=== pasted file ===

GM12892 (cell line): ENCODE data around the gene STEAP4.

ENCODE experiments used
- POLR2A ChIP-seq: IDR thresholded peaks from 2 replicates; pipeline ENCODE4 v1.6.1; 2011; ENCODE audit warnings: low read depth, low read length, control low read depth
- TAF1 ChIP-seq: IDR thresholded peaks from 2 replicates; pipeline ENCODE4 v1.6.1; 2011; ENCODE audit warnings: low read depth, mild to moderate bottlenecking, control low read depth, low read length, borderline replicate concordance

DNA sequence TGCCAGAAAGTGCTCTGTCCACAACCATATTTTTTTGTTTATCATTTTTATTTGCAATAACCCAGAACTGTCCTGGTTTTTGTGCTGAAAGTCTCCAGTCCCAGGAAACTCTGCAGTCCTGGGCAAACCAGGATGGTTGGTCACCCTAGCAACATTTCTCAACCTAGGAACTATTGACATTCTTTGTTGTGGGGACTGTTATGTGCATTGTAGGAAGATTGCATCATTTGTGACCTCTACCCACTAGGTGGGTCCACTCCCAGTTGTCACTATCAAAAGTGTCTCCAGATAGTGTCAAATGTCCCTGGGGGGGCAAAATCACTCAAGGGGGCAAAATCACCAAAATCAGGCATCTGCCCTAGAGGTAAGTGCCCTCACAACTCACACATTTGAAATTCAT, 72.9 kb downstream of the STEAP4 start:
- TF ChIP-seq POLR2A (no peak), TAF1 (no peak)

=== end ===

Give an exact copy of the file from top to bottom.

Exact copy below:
GM12892 (cell line): ENCODE data around the gene STEAP4.

ENCODE experiments used
- POLR2A ChIP-seq: IDR thresholded peaks from 2 replicates; pipeline ENCODE4 v1.6.1; 2011; ENCODE audit warnings: low read depth, low read length, control low read depth
- TAF1 ChIP-seq: IDR thresholded peaks from 2 replicates; pipeline ENCODE4 v1.6.1; 2011; ENCODE audit warnings: low read depth, mild to moderate bottlenecking, control low read depth, low read length, borderline replicate concordance

DNA sequence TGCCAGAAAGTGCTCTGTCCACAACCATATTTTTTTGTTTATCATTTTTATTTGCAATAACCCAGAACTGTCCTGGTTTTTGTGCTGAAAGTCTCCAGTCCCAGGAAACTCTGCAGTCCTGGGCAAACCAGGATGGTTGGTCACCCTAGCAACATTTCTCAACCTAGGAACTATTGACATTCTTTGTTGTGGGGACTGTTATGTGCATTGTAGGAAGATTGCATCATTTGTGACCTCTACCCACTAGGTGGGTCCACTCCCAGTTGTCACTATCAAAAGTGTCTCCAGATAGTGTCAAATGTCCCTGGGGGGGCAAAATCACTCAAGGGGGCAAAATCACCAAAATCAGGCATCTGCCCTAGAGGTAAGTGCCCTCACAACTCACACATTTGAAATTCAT, 72.9 kb downstream of the STEAP4 start:
- TF ChIP-seq POLR2A (no peak), TAF1 (no peak)